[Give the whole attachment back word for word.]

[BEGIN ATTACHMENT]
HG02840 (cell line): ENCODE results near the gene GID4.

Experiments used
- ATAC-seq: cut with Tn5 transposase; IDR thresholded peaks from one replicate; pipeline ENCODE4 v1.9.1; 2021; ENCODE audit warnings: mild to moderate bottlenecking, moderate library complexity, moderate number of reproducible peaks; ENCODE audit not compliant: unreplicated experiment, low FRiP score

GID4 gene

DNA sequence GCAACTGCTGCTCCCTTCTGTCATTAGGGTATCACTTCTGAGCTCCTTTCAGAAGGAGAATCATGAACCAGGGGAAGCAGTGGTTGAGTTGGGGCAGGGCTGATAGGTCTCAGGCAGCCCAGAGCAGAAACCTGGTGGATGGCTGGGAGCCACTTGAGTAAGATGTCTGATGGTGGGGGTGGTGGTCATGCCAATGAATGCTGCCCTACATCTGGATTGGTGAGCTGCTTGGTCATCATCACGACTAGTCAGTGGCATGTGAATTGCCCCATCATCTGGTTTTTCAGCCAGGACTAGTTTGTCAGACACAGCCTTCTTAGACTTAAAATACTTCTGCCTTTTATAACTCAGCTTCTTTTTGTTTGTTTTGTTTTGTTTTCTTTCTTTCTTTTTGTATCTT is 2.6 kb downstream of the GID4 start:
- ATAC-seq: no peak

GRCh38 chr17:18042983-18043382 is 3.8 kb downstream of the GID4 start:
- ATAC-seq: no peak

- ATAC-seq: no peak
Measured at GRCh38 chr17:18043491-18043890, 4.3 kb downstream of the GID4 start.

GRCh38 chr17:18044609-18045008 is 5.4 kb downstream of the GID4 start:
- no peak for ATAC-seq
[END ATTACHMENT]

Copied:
HG02840 (cell line): ENCODE results near the gene GID4.

Experiments used
- ATAC-seq: cut with Tn5 transposase; IDR thresholded peaks from one replicate; pipeline ENCODE4 v1.9.1; 2021; ENCODE audit warnings: mild to moderate bottlenecking, moderate library complexity, moderate number of reproducible peaks; ENCODE audit not compliant: unreplicated experiment, low FRiP score

GID4 gene

DNA sequence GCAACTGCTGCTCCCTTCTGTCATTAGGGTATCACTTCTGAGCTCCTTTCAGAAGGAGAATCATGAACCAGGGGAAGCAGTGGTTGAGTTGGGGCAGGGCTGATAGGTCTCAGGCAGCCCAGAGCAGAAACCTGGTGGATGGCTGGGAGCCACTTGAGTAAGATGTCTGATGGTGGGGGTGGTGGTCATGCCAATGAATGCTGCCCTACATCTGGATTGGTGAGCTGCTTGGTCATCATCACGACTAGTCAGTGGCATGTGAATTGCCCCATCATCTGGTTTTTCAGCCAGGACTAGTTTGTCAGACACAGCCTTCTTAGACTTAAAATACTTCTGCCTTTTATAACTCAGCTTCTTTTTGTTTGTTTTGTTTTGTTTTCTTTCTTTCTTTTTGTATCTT is 2.6 kb downstream of the GID4 start:
- ATAC-seq: no peak

GRCh38 chr17:18042983-18043382 is 3.8 kb downstream of the GID4 start:
- ATAC-seq: no peak

- ATAC-seq: no peak
Measured at GRCh38 chr17:18043491-18043890, 4.3 kb downstream of the GID4 start.

GRCh38 chr17:18044609-18045008 is 5.4 kb downstream of the GID4 start:
- no peak for ATAC-seq